FREEPORT CBC RECORDS 208 SPECIES IN
AN "OFF" YEAR
by Jim Morgan
On Sunday, December 18, 1988, 170 observers
recorded 286,761 individuals of 208 species of birds
on the 32nd annual Freeport Christmas Bird Count
(CBC). In spite of our best weather in 10 years,
and our second highest number of participants, the
species total was lower than our 5, 10 and 15-year
average totals of 212, 214 and 210 species respectively.
No new species were added to the cumulative
count list, but several good sightings were in evidence, such as Fulvous Whistling-Duck (3), Harris1
Hawk, White-tailed Hawk, American Oystercatcher,
Solitary Sandpiper, Whimbrel (2), Least Flycatcher
(2), empidonax sp. (not Least Flycatcher), (Plumbeous)
Solitary Vireo, Yellow-throated Warbler, Northern
Waterthrush (3), Painted Bunting, Bronzed Cowbird
(6), Northern (Baltimore) Oriole (2), Northern
(Bullock's) Oriole and an adult-plumaged male Lesser
Goldfinch, plus six species of hummingbirds (for the
third year in a row). Even in "off" years good birds
are to be found! The biggest miss was Groove-
From the early reports of other UTC counts,
most were down in their species totals. Why was
it an "off" year? It Is easy to blame the o"bvious—
the year-long drought. But who knows for sure?
From observation we do know that there was no
more than the average number of lingering neotropical migrants, and an absence of western rarities.
In addition, at Freeport the north wind prior to
count day had flattened the sea, making the count
day an "off" day on the jetties as well. Keeping
our perspective, it is worth noting that three other
counts during the last 10 years were lower in total
species than the 1988 count. So, while we had an
"off" year, it was not that bad!
The Freeport CBC continues to be a very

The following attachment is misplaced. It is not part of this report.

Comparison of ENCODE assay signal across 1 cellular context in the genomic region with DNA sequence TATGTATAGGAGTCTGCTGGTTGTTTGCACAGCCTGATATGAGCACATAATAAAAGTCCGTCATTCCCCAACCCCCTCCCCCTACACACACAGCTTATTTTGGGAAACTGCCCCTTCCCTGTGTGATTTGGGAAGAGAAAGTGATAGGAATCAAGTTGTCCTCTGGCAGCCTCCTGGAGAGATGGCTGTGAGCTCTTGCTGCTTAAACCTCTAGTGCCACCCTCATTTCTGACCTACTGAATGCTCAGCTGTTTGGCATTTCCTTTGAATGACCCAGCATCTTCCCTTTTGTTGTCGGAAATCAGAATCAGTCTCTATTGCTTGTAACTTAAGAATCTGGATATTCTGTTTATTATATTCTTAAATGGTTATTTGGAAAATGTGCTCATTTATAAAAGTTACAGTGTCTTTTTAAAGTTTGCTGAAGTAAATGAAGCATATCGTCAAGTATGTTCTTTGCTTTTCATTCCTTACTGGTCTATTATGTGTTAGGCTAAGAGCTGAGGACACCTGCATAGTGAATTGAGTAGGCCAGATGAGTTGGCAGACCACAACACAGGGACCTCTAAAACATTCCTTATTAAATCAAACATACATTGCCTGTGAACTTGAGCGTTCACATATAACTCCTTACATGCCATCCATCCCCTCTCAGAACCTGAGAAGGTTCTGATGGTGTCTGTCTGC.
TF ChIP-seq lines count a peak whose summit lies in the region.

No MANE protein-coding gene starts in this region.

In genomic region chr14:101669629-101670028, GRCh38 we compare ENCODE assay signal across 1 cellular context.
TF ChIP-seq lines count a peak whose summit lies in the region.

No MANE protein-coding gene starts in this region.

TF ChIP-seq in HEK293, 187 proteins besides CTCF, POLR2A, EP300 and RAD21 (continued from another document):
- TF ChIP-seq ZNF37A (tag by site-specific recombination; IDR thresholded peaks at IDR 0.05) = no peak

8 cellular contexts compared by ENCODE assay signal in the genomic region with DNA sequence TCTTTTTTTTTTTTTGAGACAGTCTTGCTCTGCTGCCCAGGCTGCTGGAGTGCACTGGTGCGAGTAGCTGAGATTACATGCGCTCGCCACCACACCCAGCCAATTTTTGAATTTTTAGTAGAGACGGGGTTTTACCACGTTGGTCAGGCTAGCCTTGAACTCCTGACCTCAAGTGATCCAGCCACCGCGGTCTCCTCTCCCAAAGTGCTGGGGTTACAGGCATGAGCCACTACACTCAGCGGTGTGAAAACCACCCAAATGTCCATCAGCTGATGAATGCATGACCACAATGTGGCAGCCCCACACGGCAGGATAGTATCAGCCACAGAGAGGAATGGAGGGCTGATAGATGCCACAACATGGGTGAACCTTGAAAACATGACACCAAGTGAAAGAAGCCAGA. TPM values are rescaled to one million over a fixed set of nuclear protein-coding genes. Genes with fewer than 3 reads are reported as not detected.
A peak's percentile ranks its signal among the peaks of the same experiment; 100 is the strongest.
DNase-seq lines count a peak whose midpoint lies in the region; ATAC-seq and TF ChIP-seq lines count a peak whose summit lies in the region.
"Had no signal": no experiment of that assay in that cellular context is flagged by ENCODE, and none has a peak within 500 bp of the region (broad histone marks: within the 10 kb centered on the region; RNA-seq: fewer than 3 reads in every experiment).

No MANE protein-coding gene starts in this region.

successful count because of the efforts of so many
people and organizations. All 170 observers are to
be thanked for putting in a long, hard day, which
for many is fun! Extra special thanks go out to
our ten area leaders, the jetty party and the
"hummingbird team," whose efforts provide the"
impetus for a CBC that is always competitive and
fun. Out-of-town participants also receive special
thanks, as do the Houston Audubon Society for sponsoring the count, and Dow Chemical Company for
hosting the countdown dinner and granting permission
to census birds on their many properties within the
count circle. The count compilers and area leaders
are also grateful to the other property owners who
so graciously allowed access to their land for our
observers on count day.
If you did not participate in this year's Free-
port CBC, please contact one of the compilers or
area leaders for participation in next year's count.
Freeport CBC is part of Texas birding. It is fun,
exciting and a worthwhile endeavor. Come join us
in the future and help us keep It that way!
FOR OG information, checklists, maps, contact
Maxine Davis, 10602 Cedarhurst, Houston
SEND bird sightings for Clearing House to:
Clearing House (OG), P.O. Box 271374, Houston
UTC RARE Bird Alert Tape, sponsored by Piney
Woods Wildlife Society: 821-2846.
FOR LOCAL nature societies' meetings and field
trips call the Audubon Society's "Voice of the
Naturalist" tape: 932-1392.
LONE STAR Rare Bird Tape, sponsored by Audubon
Society. In 713 area call 747-8826. Out of
town call 1-800-TBT-BIRD. When in town do
NOT call the 800 number, please - it costs!
SEND material for Spoonbill to Editor, Libby Price,
3715 Sunset, Houston 77005, 665-1159.
SEND dues, subscriptions and address changes to
Jerry Patrick, 814 St. Francis, Houston 77079.
Members' annual dues: $15 (ONC $5, OG $10).
Spoonbill subscriptions for non-members: $13.
CAMERON PRAIRIE A NEW REFUGE
The 9,600-acre Cameron Prairie in Cameron
Parish, Louisiana will become the 447th national
wildlife refuge, the U.S. Fish and Wildlife Service
has announced. The service will take possession in
March, 1989, and thereby add this prime waterfowl
habitat to the Gulf Coast Joint Venture, a cooperative effort to provide more wintering habitat to help
disperse wintering flocks and reduce the chance of
disease from overcrowding.
The new refuge is located about 15 miles
southeast of Lake Charles. Besides the normal
marsh and waterbirds Peregrine Falcons and Wood
Storks have been seen there.